Due diligence. It is a catch-all phrase to end all catch-all phrases.

There is no question that the term “due diligence” is prevalent not only in many occupational safety regulations and in many defenses in court, but such a term has been difficult to codify. Many courts in North America have had this issue before them and very few of them seem to agree on what constitutes due diligence in regards to worksite safety. It is this general subjectiveness of the term that seems to contribute to uneven and inconsistent rulings in many workplace safety cases.

[Image courtesy of Flickr user Chris Potter via a Creative Commons license]

[Image courtesy of Flickr user Chris Potter via a Creative Commons license]

However, a recent case in Ontario seemed to be the first real attempt by a court to determine at least in some respect how due diligence can be defined. In this case, which I will cover here, an appeals court overturned a company’s acquittal of safety code violations. The trial court determined that the company had indeed used “due diligence,” whereas the appeals court said it had not, and actually described what it deemed as due diligence, giving a glimpse into setting some sort of standard of care for companies to clear in order to meet the due diligence threshold. Is this making law or re-writing it in the courts? This is not for me to say or for us to argue (we all have our opinions), but I will go over the case here and let you in on the court’s logic in its opinion.

Details of the Case

A commercial fishing company that was operating on Lake Erie (the Canadian side) was required to submit Daily Catch Reports, or DCRs, to provincial authorities. The Ministry  installed a tracking device on one of the ships and when it was docked, authorities boarded the ship and took three logbooks for inspection. The Ministry determined and claimed that the tracking device and the logbooks did not align, signifying that the ship’s captain had provided false or misleading information on the DCRs. The Ministry charged the fishing company with violations of provincial and federal fishing laws.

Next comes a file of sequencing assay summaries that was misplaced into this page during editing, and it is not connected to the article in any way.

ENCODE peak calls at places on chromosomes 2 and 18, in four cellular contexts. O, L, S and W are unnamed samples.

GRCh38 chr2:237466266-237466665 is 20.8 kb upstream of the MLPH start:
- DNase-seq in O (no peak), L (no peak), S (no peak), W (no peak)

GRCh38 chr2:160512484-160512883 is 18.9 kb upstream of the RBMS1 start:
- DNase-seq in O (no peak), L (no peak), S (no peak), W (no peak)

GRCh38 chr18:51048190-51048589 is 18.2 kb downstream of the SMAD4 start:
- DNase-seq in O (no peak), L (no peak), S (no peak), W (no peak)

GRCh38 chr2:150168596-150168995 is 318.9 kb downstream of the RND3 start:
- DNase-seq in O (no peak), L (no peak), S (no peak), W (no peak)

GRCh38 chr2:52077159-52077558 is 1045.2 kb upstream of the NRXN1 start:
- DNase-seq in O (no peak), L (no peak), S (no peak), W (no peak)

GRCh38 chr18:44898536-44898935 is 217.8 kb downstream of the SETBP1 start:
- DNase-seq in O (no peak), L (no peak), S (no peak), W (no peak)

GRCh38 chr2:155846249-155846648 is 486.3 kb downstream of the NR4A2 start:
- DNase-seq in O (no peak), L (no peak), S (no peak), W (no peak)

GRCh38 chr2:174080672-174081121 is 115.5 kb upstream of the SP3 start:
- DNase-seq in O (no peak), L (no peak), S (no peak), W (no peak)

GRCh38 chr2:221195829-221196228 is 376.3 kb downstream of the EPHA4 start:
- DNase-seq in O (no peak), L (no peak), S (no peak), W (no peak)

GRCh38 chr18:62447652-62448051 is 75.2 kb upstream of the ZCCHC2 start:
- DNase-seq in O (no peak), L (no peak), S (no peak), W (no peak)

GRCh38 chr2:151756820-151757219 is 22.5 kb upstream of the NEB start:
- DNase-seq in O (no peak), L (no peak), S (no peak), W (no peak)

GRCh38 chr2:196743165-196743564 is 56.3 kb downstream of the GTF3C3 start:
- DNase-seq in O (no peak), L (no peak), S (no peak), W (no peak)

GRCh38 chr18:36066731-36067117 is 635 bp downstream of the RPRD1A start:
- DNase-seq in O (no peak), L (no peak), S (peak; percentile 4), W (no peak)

The Result

The company claimed due diligence with its logbooks and DCRs, saying that the company does its best to ensure that records are complete and accurate through regular interviews with captains and having compliance meetings periodically. The trial court found that was enough due diligence to throw out the Ministry’s case against the fishing company, so it was acquitted of all charges. But the government appealed the decision.

The Appeal Decision

The appeals court overtuned the acquittal, convicting the company of the violations because it ruled that there actually was not due diligence, and that the bar was set too low in this case. The appeals court said that due diligence must be proved by the fishing company by describing a system of compliance that shows a willing and positive intent to be within rules and regulations, and that what the company did was inadequate to meet that threshold. The appeals court ruled that the fishing company did not show any real system of compliance at all, leaving records and DCRs to the captain’s “good judgment,” and the director of the company not pressing any positive responses from the captain regarding compliance.  Just leaving the captain to his word is not enough, the court ruled, especially in the case of this particular captain, who had a reputation for fudging the books and having difficulty remaining in compliance.

Moral of the Story

When it comes to workplace safety, the burden of proof falls on the company to prove it meets a due diligence threshold. It cannot just claim “due diligence” without demonstrating an actual system or program of compliance. It isn’t enough to just fill out forms as regulations require; in this case, the appeals court wanted to see a culture of compliance that showed the company has pure intentions to be compliant.

Consider this a warning. Be more than the forms in your safety compliance program.